I had my first grocery shopping in Germany experience very early on here when we moved to Berlin. We had awesome sponsors that did a great job stocking our fridge and pantry for a few days but I definitely needed to hit the store for some extra items. I was blessed to have been driven around to appointments the first few days by the embassy chauffeur-extraordinaire. He offered to take Elaura and I for a quick trip to a nearby grocery store. And boy am I glad he offered because there is quite a bit to learn about grocery shopping in Germany. I’m going to let you in on all the little secrets so you don’t need your own chauffeur to show you the ropes!
Paying for Carts
In Germany, you have to pay for many things that are free in the U.S. Public toilets and often many restaurant toilets require a 1-2 Euro fee. Same for shopping carts. Nearly every store I’ve seen requires a 1-2 Euro deposit for use of the cart. You do get that back, however, when you return your cart. So always be sure to carry a few Euro with you at all times, for toilets and carts.
You can also use other “coin-like” mechanisms to unlock a cart (or so I’ve read. I haven’t tried myself.) Here’s one such example:
Weighing Fruits and Vegetables
This tip is true for smaller grocery stores. One of the closest grocery stores to my house is a small Edeka where the fruits and vegetables are all outside under an awning with an attendant. The first time I went to get fruits and vegetables there I filled multiple little plastic bags with my choices. Then the attendant walked up to me and offered me his hand. This was one of those silly expat moments I will always remember. I took his hand, shook it and said “Hallo!” He looked awfully confused and took my bags of fruits and veggies from me. Apparently I was supposed to have him weigh and mark them all. I was so embarrassed! But now I (and you!) know that the attendant weighs the groceries to make it easier for the cashier to ring them up.
Another thing I have noticed with the fruits and veggies is that many customers wait for the attendant to finish with the previous customer and have him gather their choices for them. I have not adapted to this method yet. One, because I can gather my own fruits and vegetables. Two, because I don’t yet know the words for the ones I want! I’m not sure if this makes me rude or helpful.
As I’ve mentioned before in my “First Impressions of Berlin” post, Germans are serious about their recycling. So, it’s no surprise that bottle deposits are steep here. The “Pfand” as it is called is 0,25 cents per plastic bottle and 0,08 cents per glass bottle. I love the breakdown that “U inn Berlin Hostel” does of what you can buy if you take back your bottles:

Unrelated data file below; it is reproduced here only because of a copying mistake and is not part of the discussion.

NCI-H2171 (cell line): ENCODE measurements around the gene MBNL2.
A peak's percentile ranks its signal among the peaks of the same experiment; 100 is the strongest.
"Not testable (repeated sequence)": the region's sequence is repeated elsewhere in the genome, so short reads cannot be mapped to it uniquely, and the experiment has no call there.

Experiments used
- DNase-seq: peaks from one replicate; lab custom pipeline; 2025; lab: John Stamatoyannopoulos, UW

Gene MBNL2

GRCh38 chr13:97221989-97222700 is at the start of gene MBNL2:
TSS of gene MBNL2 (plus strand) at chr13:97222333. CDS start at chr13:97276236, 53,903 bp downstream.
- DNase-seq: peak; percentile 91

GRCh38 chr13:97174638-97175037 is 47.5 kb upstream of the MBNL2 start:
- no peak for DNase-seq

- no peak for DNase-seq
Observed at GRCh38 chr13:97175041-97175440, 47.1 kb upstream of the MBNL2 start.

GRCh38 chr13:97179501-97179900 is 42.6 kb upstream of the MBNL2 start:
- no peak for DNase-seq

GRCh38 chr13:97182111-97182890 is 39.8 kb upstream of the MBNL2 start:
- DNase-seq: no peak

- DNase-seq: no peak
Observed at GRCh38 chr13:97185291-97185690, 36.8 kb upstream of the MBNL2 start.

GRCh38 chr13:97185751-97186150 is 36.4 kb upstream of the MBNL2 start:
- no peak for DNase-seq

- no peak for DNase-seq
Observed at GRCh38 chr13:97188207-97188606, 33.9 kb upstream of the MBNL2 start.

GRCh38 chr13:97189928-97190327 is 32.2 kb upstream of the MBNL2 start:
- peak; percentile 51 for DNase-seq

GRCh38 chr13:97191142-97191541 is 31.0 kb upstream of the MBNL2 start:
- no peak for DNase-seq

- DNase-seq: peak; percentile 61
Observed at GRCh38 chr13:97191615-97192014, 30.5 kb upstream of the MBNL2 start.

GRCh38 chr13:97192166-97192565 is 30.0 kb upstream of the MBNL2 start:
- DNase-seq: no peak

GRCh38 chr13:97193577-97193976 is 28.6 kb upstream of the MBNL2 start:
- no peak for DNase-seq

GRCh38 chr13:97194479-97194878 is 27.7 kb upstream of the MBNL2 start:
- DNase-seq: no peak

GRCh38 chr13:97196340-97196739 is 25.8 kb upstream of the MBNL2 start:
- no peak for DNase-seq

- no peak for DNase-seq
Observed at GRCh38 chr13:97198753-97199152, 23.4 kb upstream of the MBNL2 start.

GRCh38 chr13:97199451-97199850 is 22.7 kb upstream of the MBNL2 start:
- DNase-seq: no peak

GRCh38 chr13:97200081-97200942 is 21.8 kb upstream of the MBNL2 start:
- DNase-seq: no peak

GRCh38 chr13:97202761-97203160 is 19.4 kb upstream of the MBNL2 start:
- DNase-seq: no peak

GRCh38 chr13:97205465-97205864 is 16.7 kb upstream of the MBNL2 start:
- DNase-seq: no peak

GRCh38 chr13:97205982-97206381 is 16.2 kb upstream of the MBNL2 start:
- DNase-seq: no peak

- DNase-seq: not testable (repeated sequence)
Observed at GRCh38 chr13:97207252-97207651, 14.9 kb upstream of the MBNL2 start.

▪60 plastic bottles = 1 night in a dorm at U Inn Berlin Hostel
▪188 glass bottles = 1 night in a dorm at U Inn Berlin Hostel
▪26 plastic bottles = 1 Day Pass for the local transport
▪8 plastic bottles = 1 Berliner Curry Wurst
(Courtesy: U inn Berlin Hostel)
Everyone brings back their bottles here. Nearly every store has a “reverse vending machine” that takes back the bottles. Note: A store will usually only take bottles back which can be bought in their store. To return the bottles, simply insert the bottles one by own into the conveyer belt slot where they will be scanned and tallied. When complete, press the green button and a slip will be printed. You can present this slip to the cashier and it works like a coupon for your grocery bill.
I found this great video showing exactly how to return your bottles at the grocery store. https://www.youtube.com/watch?v=RLKmr0uVhWo
As I’ve also mentioned in my “First Impressions of Berlin” post, plastic bags are not free here in Berlin. So most people bring their own bags with them on shopping trips. I used to try to make this effort back in the States but forgot to bring my bags on almost every trip. Here in Berlin I hang a few bags on the front door handle so I remember to bring them every time I go out. You can buy bags at the grocery store check out but they are more expensive and are meant to be multi-use.
Handicapped and Stroller lanes
This tip is particularly geared to parents. Not every check out lane is large enough to fit a stroller through. So keep your eye out for the large overhead sign above the handicapped/stroller lane that indicates your stroller will fit. Yes, there are shorter lines that you can probably enter and try to fit your stroller through. But please take the advice from someone who has made this mistake before, don’t do it! The Germans do not like when you don’t follow the rules. I once tried to fit my stroller through a non-stroller lane after already emptying all my groceries onto the belt. Then my stroller wouldn’t fit al the way through the lane. I was so embarrassed. Don’t make my mistake!
Have you grocery shopped in Germany? Any other tips you would give?
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